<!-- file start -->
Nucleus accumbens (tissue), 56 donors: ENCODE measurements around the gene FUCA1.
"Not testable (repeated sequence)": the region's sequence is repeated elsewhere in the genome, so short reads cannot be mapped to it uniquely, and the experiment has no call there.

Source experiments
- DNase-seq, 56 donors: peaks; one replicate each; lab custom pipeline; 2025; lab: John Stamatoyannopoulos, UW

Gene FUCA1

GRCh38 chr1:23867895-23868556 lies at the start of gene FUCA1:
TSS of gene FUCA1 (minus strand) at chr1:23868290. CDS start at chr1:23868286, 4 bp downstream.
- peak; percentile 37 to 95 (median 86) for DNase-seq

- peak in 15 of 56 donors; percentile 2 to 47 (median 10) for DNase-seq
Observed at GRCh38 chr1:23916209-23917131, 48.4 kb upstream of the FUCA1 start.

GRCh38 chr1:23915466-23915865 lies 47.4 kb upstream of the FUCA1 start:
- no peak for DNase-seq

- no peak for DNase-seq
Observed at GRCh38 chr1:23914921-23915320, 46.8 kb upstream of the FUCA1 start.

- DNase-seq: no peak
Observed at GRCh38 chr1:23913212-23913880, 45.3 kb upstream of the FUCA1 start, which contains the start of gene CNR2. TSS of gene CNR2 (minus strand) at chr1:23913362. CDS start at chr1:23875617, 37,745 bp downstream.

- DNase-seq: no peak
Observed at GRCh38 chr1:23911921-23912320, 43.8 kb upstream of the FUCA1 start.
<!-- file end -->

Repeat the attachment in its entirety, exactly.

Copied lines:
Nucleus accumbens (tissue), 56 donors: ENCODE measurements around the gene FUCA1.
"Not testable (repeated sequence)": the region's sequence is repeated elsewhere in the genome, so short reads cannot be mapped to it uniquely, and the experiment has no call there.

Source experiments
- DNase-seq, 56 donors: peaks; one replicate each; lab custom pipeline; 2025; lab: John Stamatoyannopoulos, UW

Gene FUCA1

GRCh38 chr1:23867895-23868556 lies at the start of gene FUCA1:
TSS of gene FUCA1 (minus strand) at chr1:23868290. CDS start at chr1:23868286, 4 bp downstream.
- peak; percentile 37 to 95 (median 86) for DNase-seq

- peak in 15 of 56 donors; percentile 2 to 47 (median 10) for DNase-seq
Observed at GRCh38 chr1:23916209-23917131, 48.4 kb upstream of the FUCA1 start.

GRCh38 chr1:23915466-23915865 lies 47.4 kb upstream of the FUCA1 start:
- no peak for DNase-seq

- no peak for DNase-seq
Observed at GRCh38 chr1:23914921-23915320, 46.8 kb upstream of the FUCA1 start.

- DNase-seq: no peak
Observed at GRCh38 chr1:23913212-23913880, 45.3 kb upstream of the FUCA1 start, which contains the start of gene CNR2. TSS of gene CNR2 (minus strand) at chr1:23913362. CDS start at chr1:23875617, 37,745 bp downstream.

- DNase-seq: no peak
Observed at GRCh38 chr1:23911921-23912320, 43.8 kb upstream of the FUCA1 start.